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CLin82
New Contributor I
1,110 Views

Does intel edison have on-board timer to accurately do something at a repeating period?

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Hi all,

I used an analog pin to collected sensor data. And I knew that the board is fast enough to allow me to collect sensor data more than 100Hz. My goal is to collect 100 samples per second, display it on serial monitor, and eventually save the data to a text file or csv file. (add time stamp as well).

I tried to use arduino "Timer.h" to run a self defined function every second, it looks fine in serial monitor. However, when I used a software called CoolTerm to save the serial output, I found that it collects random samples per second. (In some seconds, it more than 160. In some seconds, it less than 50).

 

Another question is, I noticed that the intel edison has 766MB storage space when I plug in the micro USB. Can I save the serial outputs to this space instead of using a SD card ? I am using Arduino IDE and how can I do that?

 

1 Solution
Diego_V_Intel
Employee
134 Views

Hi channinglin,

I can think in some suggestions for you regarding the timer question. I haven't tested them, but I hope you find them interesting:

  1. You could try to use the ISRBlink example. This example uses the TimerOne.h library to make an interruption at regular intervals. You could try it and check if you can reduce the intervals to the time you need.
  2. You could use the function millis() to calculate the time intervals. Check the following example about using millis() to calculate time intervals: https://www.arduino.cc/en/Tutorial/BlinkWithoutDelay Arduino - BlinkWithoutDelay
  3. There are threads that discuss the use of timers in Edison. You could check them in order to get ideas for your project:

I hope you find these suggestions useful.

Regarding the question about the storage space, the drive that appears on your PC when you connect the Edison can't be used to store files or data. That space was used before to flash the Yocto image (now you can use the Flash Tool Lite to flash the Yocto image).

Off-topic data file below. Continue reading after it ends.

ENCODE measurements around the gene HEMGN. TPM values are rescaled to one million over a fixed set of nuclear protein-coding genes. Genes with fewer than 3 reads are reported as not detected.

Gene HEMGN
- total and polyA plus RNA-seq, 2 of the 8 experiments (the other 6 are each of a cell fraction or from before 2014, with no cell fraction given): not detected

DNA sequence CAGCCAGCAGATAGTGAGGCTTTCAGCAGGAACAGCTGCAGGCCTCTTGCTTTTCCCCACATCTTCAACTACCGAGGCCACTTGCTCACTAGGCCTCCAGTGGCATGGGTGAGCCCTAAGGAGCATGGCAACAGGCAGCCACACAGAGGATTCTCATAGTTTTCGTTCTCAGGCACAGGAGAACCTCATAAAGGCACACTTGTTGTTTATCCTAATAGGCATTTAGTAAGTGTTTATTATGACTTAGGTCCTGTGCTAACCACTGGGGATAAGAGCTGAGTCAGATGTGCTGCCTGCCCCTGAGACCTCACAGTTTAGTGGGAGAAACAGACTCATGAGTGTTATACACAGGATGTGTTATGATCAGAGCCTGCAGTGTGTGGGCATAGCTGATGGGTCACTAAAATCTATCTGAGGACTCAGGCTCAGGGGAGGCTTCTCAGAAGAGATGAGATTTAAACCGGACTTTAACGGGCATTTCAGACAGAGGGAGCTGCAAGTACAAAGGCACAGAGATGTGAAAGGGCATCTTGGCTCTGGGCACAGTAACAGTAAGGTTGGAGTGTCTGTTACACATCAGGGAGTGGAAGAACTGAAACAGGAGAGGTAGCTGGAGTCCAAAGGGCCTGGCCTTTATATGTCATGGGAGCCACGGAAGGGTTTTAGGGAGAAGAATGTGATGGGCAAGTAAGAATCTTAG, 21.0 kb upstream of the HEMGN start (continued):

However, you could save your data in the internal Edison memory, let say for example in the /home directory of your Edison. You could navigate through the Edison's directories if you get access to the terminal. Check the following tutorial for additional details about accessing the Edison's terminal: https://software.intel.com/en-us/get-started-edison-windows-step3 IoT - Step 3: Set up a serial terminal | Intel® Developer Zone

Regards,

Diego

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3 Replies
Diego_V_Intel
Employee
135 Views

Hi channinglin,

I can think in some suggestions for you regarding the timer question. I haven't tested them, but I hope you find them interesting:

  1. You could try to use the ISRBlink example. This example uses the TimerOne.h library to make an interruption at regular intervals. You could try it and check if you can reduce the intervals to the time you need.
  2. You could use the function millis() to calculate the time intervals. Check the following example about using millis() to calculate time intervals: https://www.arduino.cc/en/Tutorial/BlinkWithoutDelay Arduino - BlinkWithoutDelay
  3. There are threads that discuss the use of timers in Edison. You could check them in order to get ideas for your project:

I hope you find these suggestions useful.

Regarding the question about the storage space, the drive that appears on your PC when you connect the Edison can't be used to store files or data. That space was used before to flash the Yocto image (now you can use the Flash Tool Lite to flash the Yocto image).

However, you could save your data in the internal Edison memory, let say for example in the /home directory of your Edison. You could navigate through the Edison's directories if you get access to the terminal. Check the following tutorial for additional details about accessing the Edison's terminal: https://software.intel.com/en-us/get-started-edison-windows-step3 IoT - Step 3: Set up a serial terminal | Intel® Developer Zone

Regards,

Diego

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CLin82
New Contributor I
134 Views

Hi DiegoV,

I found the Arduino-BlinkWithoutDelay example is very useful. Now I have get a 100 data per second.

From the arduino official website, it says the AnalogRead() function takes about 100 microseconds to read an analog input, so the reading rate is about 10000 times per second. I just wondering whether the intel edison with arduino breakout board can achieve this when using ardunio IDE analogRead() function? Or it is slower than 10000 per second?

 

Thanks!

Diego_V_Intel
Employee
134 Views

Hi channinglin,

I haven't tested it so I'm not sure if you would get the same results. I'd say that the results would be different because the hardware is different, and the information detailed in the Arduino site might apply only for the Arduino boards. Anyhow, the only way to know it for sure is trying it. I invite you to test if you can reach the rate you desire and post your results in the community.

Regards,

Diego

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